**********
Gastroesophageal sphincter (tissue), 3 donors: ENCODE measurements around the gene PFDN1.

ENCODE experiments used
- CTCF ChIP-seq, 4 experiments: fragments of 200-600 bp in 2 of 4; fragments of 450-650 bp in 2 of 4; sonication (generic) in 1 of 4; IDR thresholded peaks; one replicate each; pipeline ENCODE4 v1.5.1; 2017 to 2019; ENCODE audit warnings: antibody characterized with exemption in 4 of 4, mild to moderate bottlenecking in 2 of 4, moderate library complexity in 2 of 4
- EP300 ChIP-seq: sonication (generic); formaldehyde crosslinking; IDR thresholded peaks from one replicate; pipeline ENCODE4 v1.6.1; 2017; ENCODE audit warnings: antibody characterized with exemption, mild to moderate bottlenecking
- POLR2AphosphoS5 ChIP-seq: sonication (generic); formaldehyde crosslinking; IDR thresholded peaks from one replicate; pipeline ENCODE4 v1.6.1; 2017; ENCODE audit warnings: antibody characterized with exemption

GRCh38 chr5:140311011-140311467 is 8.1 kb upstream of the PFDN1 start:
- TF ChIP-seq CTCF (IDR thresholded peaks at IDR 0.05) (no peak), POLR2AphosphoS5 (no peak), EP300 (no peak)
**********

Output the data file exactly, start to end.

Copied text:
Gastroesophageal sphincter (tissue), 3 donors: ENCODE measurements around the gene PFDN1.

ENCODE experiments used
- CTCF ChIP-seq, 4 experiments: fragments of 200-600 bp in 2 of 4; fragments of 450-650 bp in 2 of 4; sonication (generic) in 1 of 4; IDR thresholded peaks; one replicate each; pipeline ENCODE4 v1.5.1; 2017 to 2019; ENCODE audit warnings: antibody characterized with exemption in 4 of 4, mild to moderate bottlenecking in 2 of 4, moderate library complexity in 2 of 4
- EP300 ChIP-seq: sonication (generic); formaldehyde crosslinking; IDR thresholded peaks from one replicate; pipeline ENCODE4 v1.6.1; 2017; ENCODE audit warnings: antibody characterized with exemption, mild to moderate bottlenecking
- POLR2AphosphoS5 ChIP-seq: sonication (generic); formaldehyde crosslinking; IDR thresholded peaks from one replicate; pipeline ENCODE4 v1.6.1; 2017; ENCODE audit warnings: antibody characterized with exemption

GRCh38 chr5:140311011-140311467 is 8.1 kb upstream of the PFDN1 start:
- TF ChIP-seq CTCF (IDR thresholded peaks at IDR 0.05) (no peak), POLR2AphosphoS5 (no peak), EP300 (no peak)